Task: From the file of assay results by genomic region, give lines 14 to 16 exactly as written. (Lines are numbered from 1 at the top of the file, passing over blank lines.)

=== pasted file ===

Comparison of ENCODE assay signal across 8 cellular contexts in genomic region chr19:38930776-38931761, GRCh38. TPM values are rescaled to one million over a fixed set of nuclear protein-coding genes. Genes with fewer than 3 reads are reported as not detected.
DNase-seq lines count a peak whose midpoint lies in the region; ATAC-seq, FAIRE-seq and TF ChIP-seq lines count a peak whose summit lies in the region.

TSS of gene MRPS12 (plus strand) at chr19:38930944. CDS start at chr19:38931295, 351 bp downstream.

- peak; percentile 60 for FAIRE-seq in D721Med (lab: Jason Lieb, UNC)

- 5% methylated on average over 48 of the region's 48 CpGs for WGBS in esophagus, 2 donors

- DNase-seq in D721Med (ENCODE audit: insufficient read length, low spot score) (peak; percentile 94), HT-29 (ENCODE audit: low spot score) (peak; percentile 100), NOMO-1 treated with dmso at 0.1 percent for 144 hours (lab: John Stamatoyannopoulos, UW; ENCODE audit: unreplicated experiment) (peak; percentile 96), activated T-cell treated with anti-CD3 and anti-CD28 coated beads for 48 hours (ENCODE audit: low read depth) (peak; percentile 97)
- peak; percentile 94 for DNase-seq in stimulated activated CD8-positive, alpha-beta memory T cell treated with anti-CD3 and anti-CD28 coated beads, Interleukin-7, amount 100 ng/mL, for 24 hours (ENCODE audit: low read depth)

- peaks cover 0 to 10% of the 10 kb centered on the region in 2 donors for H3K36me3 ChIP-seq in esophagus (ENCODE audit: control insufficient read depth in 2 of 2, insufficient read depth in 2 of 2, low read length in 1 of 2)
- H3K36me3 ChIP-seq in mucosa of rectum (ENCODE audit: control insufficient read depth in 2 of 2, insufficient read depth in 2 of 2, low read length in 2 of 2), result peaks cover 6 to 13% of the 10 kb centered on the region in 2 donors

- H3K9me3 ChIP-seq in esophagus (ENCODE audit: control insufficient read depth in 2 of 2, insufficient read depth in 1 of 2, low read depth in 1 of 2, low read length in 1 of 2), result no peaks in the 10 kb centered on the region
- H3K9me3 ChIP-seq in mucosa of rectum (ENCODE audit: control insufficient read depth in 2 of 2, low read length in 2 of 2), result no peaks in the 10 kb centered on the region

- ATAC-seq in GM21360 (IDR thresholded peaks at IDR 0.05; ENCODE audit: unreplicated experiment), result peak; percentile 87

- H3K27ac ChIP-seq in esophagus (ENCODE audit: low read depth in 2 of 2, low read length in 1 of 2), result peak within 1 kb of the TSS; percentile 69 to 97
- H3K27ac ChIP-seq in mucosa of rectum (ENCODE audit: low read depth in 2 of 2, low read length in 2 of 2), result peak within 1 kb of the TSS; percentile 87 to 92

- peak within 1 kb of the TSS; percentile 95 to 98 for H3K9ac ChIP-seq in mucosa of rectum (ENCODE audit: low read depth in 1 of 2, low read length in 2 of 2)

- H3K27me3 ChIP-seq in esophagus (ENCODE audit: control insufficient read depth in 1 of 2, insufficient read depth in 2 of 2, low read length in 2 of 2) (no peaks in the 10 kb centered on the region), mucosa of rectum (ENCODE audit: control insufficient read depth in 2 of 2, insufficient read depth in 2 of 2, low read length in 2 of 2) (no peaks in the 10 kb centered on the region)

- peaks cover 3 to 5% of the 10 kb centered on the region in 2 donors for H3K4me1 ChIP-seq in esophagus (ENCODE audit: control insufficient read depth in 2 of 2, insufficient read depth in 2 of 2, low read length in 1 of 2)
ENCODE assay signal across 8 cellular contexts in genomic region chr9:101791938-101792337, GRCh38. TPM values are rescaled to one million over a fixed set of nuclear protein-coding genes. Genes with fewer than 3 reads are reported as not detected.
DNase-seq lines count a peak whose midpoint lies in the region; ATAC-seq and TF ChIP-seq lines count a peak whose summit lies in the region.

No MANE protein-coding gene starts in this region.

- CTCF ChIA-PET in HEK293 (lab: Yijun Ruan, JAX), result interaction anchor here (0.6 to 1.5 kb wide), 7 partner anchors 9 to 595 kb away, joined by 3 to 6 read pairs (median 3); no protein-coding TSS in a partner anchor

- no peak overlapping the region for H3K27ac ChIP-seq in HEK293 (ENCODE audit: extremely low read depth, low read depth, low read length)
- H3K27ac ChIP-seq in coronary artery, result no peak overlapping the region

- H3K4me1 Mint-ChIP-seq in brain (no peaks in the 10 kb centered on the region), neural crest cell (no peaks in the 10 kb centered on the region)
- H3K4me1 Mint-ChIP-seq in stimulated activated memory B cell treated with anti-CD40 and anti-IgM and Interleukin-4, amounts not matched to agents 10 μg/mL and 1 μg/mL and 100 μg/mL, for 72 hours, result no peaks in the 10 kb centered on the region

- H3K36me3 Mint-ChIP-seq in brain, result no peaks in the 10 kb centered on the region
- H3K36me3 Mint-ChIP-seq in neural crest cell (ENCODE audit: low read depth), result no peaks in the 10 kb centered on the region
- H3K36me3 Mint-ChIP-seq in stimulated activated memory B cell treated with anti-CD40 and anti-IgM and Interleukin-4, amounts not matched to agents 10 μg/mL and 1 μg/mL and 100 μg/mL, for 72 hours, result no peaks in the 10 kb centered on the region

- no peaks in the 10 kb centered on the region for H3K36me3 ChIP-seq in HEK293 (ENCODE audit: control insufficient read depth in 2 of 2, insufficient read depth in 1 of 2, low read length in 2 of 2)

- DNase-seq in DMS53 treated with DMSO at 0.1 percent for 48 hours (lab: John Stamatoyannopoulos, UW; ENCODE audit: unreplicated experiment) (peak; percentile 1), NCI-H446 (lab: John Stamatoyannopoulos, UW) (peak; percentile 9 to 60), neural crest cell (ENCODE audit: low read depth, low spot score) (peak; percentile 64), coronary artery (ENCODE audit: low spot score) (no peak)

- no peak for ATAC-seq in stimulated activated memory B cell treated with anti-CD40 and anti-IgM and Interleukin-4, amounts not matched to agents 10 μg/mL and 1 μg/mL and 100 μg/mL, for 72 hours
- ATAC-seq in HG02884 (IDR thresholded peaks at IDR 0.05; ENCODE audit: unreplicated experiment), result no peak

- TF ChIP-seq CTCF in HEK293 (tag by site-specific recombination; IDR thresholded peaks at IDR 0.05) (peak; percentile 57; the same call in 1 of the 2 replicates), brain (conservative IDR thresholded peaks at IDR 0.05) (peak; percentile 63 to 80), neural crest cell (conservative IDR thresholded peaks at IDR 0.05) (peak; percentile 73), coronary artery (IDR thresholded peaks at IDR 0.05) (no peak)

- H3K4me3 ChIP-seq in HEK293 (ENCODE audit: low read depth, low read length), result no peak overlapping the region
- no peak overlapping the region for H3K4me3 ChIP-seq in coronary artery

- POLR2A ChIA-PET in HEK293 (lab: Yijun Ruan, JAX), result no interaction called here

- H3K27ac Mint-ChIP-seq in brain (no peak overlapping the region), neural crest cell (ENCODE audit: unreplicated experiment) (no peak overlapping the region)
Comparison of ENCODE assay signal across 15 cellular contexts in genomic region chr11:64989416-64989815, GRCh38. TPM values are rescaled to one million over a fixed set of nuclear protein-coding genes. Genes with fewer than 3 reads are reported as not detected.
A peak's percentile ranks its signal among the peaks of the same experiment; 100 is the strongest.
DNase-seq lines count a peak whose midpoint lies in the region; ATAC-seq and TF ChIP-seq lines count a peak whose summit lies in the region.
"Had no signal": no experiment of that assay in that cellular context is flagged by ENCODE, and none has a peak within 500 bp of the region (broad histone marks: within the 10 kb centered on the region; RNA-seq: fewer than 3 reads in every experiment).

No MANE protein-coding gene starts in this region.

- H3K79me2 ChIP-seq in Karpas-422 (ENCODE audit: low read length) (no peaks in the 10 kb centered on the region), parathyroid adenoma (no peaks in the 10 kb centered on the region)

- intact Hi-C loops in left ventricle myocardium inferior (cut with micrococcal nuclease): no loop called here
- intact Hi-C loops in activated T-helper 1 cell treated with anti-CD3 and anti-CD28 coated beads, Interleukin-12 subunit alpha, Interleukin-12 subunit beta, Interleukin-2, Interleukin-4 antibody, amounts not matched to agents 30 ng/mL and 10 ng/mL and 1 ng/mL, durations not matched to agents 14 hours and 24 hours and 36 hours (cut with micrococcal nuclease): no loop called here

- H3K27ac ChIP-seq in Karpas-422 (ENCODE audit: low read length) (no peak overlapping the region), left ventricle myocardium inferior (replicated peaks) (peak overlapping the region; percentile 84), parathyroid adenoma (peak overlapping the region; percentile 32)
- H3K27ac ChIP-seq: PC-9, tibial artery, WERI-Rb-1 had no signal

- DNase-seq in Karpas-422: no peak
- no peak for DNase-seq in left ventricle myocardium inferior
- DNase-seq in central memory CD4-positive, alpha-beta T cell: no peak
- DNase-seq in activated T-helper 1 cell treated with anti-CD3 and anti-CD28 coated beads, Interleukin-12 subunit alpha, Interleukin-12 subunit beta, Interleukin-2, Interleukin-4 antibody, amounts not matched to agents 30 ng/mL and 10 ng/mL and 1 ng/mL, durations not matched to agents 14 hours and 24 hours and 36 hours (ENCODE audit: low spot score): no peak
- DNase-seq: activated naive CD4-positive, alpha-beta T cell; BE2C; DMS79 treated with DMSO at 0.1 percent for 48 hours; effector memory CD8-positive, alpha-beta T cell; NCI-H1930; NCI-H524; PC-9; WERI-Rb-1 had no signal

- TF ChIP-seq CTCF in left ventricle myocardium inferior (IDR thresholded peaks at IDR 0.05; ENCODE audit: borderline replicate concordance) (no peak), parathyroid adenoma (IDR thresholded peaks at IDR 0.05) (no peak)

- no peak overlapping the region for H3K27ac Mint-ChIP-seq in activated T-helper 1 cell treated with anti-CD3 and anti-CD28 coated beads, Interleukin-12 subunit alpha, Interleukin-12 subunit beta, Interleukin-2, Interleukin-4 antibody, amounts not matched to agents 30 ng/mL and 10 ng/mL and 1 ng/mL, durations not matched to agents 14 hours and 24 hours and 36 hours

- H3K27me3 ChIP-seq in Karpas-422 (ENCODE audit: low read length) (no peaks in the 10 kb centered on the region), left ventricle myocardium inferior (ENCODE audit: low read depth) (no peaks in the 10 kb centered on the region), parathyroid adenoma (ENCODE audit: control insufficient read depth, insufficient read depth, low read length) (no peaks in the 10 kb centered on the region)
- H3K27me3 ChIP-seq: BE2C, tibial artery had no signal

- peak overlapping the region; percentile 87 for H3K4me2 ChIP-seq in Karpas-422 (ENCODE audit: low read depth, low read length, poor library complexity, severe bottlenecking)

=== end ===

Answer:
- H3K27ac ChIP-seq in mucosa of rectum (ENCODE audit: low read depth in 2 of 2, low read length in 2 of 2), result peak within 1 kb of the TSS; percentile 87 to 92

- peak within 1 kb of the TSS; percentile 95 to 98 for H3K9ac ChIP-seq in mucosa of rectum (ENCODE audit: low read depth in 1 of 2, low read length in 2 of 2)

- H3K27me3 ChIP-seq in esophagus (ENCODE audit: control insufficient read depth in 1 of 2, insufficient read depth in 2 of 2, low read length in 2 of 2) (no peaks in the 10 kb centered on the region), mucosa of rectum (ENCODE audit: control insufficient read depth in 2 of 2, insufficient read depth in 2 of 2, low read length in 2 of 2) (no peaks in the 10 kb centered on the region)